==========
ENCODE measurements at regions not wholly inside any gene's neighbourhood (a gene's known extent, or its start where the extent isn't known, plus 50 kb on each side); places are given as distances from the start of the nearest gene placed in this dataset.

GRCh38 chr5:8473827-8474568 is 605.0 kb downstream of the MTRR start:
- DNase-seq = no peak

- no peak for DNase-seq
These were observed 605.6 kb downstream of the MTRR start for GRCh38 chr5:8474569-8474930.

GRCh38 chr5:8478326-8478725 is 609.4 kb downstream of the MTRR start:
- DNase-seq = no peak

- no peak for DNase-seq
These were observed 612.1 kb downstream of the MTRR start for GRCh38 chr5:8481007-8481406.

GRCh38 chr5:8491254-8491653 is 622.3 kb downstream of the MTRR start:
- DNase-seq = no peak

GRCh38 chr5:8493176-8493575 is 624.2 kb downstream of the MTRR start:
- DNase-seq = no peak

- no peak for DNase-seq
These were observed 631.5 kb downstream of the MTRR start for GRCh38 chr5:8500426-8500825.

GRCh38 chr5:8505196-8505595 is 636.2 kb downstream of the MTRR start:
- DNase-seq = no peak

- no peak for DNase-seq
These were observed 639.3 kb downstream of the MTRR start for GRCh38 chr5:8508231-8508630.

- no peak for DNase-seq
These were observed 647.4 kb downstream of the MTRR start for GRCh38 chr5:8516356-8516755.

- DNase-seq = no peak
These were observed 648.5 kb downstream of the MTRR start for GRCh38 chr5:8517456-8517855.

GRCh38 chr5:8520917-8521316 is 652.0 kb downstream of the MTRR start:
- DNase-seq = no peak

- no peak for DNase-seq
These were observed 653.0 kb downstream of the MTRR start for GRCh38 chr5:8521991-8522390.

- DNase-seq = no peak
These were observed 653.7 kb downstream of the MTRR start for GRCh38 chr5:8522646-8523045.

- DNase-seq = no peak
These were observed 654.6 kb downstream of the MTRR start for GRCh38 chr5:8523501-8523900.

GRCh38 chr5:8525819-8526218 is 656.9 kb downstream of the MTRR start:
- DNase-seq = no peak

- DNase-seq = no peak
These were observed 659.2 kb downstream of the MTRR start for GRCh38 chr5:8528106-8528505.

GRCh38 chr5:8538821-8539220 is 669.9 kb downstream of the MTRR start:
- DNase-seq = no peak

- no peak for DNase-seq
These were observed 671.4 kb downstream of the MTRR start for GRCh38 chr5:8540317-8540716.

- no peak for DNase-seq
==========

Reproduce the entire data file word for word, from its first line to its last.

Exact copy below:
ENCODE measurements at regions not wholly inside any gene's neighbourhood (a gene's known extent, or its start where the extent isn't known, plus 50 kb on each side); places are given as distances from the start of the nearest gene placed in this dataset.

GRCh38 chr5:8473827-8474568 is 605.0 kb downstream of the MTRR start:
- DNase-seq = no peak

- no peak for DNase-seq
These were observed 605.6 kb downstream of the MTRR start for GRCh38 chr5:8474569-8474930.

GRCh38 chr5:8478326-8478725 is 609.4 kb downstream of the MTRR start:
- DNase-seq = no peak

- no peak for DNase-seq
These were observed 612.1 kb downstream of the MTRR start for GRCh38 chr5:8481007-8481406.

GRCh38 chr5:8491254-8491653 is 622.3 kb downstream of the MTRR start:
- DNase-seq = no peak

GRCh38 chr5:8493176-8493575 is 624.2 kb downstream of the MTRR start:
- DNase-seq = no peak

- no peak for DNase-seq
These were observed 631.5 kb downstream of the MTRR start for GRCh38 chr5:8500426-8500825.

GRCh38 chr5:8505196-8505595 is 636.2 kb downstream of the MTRR start:
- DNase-seq = no peak

- no peak for DNase-seq
These were observed 639.3 kb downstream of the MTRR start for GRCh38 chr5:8508231-8508630.

- no peak for DNase-seq
These were observed 647.4 kb downstream of the MTRR start for GRCh38 chr5:8516356-8516755.

- DNase-seq = no peak
These were observed 648.5 kb downstream of the MTRR start for GRCh38 chr5:8517456-8517855.

GRCh38 chr5:8520917-8521316 is 652.0 kb downstream of the MTRR start:
- DNase-seq = no peak

- no peak for DNase-seq
These were observed 653.0 kb downstream of the MTRR start for GRCh38 chr5:8521991-8522390.

- DNase-seq = no peak
These were observed 653.7 kb downstream of the MTRR start for GRCh38 chr5:8522646-8523045.

- DNase-seq = no peak
These were observed 654.6 kb downstream of the MTRR start for GRCh38 chr5:8523501-8523900.

GRCh38 chr5:8525819-8526218 is 656.9 kb downstream of the MTRR start:
- DNase-seq = no peak

- DNase-seq = no peak
These were observed 659.2 kb downstream of the MTRR start for GRCh38 chr5:8528106-8528505.

GRCh38 chr5:8538821-8539220 is 669.9 kb downstream of the MTRR start:
- DNase-seq = no peak

- no peak for DNase-seq
These were observed 671.4 kb downstream of the MTRR start for GRCh38 chr5:8540317-8540716.

- no peak for DNase-seq